I have never met Rod Sheard, but as I read his book Sports Architecture I kept seeing the face of Sir Alex Ferguson. Here is a man who has achieved more than most in his chosen field, and retains a youthful exuberance and an overwhelming desire to win and go on winning.
I began the book expecting to discover examples of superlative arenas worldwide, with technical solutions to the many problems sports architects face each day - how you get the grass to grow when the roof reaches out to keep spectators dry and warm; standardised stadia; moving pitches; multipurpose arenas, and so on.
Sheard's book does illustrate dramatic schemes in the UK, Australia and the Far East, but they are all by HOK/Lobb. He touches upon most technical problems and - Ferguson-like - explains that they are all solvable as long as HOK/Lobb's computers get to work.
The book starts with a fascinating and beautifully written introduction by Simon Inglis, after which Sheard explains why he took the very brave decision to concentrate his professional career on sports architecture alone. A detailed analysis then takes us through the requirements of client, spectator and participant, explaining how HOK/Lobb solves each complicated equation.
About halfway through you sense the turnstiles opening and the crowd flooding through to enjoy the main event - case studies of the best stadia Sheard and his team have completed, from the first 'banana'truss at Huddersfield to the wonderfully successful Stadium Australia, applauded by most of the world watching the recent Olympic Games.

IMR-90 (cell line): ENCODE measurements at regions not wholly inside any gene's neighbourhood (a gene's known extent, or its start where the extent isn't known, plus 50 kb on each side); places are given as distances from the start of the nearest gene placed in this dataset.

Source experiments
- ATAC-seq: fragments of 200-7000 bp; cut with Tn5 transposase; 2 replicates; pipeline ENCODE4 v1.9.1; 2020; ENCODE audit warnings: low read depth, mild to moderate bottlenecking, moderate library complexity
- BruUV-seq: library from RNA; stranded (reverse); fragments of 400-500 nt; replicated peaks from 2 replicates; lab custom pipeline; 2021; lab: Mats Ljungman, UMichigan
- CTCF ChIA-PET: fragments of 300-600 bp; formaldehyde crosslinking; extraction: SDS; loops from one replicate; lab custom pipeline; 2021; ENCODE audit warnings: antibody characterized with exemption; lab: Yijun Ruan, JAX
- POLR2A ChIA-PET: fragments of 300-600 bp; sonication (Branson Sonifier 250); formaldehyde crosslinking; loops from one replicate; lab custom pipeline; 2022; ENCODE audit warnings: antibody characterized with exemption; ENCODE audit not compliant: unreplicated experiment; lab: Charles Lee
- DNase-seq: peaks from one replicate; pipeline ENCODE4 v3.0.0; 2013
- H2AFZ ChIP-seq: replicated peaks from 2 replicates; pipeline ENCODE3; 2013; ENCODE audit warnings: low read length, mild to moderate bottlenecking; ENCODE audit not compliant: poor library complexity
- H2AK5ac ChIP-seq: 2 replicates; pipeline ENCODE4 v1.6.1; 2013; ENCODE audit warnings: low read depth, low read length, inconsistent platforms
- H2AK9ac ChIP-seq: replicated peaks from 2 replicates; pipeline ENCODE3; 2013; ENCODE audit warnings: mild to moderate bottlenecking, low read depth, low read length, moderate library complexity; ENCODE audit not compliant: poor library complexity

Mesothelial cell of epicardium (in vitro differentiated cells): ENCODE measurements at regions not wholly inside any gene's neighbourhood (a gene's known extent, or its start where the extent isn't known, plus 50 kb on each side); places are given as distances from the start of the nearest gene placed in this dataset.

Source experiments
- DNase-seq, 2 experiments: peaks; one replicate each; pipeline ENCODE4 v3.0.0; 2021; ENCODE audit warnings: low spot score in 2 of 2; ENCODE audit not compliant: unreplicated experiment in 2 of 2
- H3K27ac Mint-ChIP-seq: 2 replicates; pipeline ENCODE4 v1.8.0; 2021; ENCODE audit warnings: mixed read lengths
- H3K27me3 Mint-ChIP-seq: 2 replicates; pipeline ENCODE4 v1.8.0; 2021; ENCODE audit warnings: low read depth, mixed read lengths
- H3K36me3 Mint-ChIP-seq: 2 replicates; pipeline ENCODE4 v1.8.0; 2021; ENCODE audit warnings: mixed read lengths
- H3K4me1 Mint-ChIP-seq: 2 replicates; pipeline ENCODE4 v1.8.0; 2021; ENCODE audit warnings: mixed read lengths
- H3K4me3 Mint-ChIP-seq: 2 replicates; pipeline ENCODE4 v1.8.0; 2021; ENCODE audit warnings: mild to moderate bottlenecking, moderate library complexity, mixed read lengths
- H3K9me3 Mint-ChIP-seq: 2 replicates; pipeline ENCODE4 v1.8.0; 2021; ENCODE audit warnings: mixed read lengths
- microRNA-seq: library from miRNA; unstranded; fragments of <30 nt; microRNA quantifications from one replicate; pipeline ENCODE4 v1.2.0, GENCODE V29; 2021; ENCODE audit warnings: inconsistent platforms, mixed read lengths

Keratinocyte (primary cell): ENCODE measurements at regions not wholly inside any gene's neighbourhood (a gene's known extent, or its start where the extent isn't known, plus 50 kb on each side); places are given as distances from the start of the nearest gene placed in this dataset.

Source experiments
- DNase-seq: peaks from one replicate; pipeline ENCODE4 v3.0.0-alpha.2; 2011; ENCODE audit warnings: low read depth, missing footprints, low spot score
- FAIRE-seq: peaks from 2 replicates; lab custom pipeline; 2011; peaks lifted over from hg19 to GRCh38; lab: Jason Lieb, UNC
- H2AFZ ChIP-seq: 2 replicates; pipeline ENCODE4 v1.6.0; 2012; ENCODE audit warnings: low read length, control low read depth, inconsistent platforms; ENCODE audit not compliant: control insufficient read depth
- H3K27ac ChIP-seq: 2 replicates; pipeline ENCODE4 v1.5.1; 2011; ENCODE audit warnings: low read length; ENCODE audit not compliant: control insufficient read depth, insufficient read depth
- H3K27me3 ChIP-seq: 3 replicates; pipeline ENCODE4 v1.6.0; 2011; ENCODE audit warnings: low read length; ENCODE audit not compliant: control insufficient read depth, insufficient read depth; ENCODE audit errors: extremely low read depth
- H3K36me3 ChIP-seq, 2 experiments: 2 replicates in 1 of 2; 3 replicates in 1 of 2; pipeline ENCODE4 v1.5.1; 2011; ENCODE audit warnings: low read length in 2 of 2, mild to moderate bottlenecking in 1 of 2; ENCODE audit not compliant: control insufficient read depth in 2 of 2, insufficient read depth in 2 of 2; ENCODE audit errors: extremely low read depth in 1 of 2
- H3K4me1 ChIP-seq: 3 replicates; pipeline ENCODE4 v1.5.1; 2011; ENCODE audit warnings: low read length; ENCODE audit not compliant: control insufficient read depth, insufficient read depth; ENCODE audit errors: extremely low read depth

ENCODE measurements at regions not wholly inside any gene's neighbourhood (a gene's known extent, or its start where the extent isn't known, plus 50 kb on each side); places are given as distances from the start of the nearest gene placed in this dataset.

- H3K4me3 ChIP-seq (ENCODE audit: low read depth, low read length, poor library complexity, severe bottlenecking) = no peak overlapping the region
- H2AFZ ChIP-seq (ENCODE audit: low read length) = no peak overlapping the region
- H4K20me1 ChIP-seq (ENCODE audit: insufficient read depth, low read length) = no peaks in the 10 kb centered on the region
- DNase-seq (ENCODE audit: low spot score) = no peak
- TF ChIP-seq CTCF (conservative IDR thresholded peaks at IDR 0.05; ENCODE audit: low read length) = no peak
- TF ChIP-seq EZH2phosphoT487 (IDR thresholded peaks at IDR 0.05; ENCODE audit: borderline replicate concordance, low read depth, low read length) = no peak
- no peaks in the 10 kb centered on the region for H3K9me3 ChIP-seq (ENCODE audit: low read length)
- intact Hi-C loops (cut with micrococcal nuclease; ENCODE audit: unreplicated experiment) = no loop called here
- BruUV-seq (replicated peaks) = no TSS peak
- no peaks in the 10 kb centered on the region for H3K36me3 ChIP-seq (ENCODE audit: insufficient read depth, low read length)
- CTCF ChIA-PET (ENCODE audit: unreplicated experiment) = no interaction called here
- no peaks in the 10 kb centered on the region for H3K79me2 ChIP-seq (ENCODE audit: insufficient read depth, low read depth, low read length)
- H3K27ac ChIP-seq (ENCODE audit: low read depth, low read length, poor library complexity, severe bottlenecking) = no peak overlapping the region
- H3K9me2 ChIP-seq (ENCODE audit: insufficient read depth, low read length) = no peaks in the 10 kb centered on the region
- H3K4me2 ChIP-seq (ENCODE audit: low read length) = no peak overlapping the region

You have to be impressed by Sheard's achievements (I keep saying Sheard because he does not mention anyone else), but I kept thinking I would be more impressed if he gave us his thoughts on, say, Bob Fuller's clever solution at Old Trafford, or on Fred Tulip's Stadium of Light in Sunderland - in my view the most cost-effective, atmospheric and infinitely enlargeable stadium yet built in the Premiership.
I kept wondering where HOK's American stadia were and what we can learn from them. What about the Germans and the Dutch, particularly Arnhem, the first stadium in the world with a retractable pitch, proving to be a revolution in arena design which at long last offers the chance of a truly all-purpose venue? What about clients and clubs with little or no money, those who see Stadium Australia and Wembley as no more than an interesting irrelevance to their particular ambition?
In the final chapter, Sheard shares with us his dream for the future - the fourth generation, in which jet travel and Internet technology will whisk the HOK/Lobb team anywhere in the world at a moment's notice. The book is a wonderful office brochure, a testament to a man who appears to believe wholeheartedly in everything he has done and intends to do long into the future.
Which makes me think of Sir Alex again, with the irritating but inevitable conclusion that if you go to a Manchester United megastore there is not much point in asking for a Coventry City scarf.
Geoff Mann is a senior partner with RHWL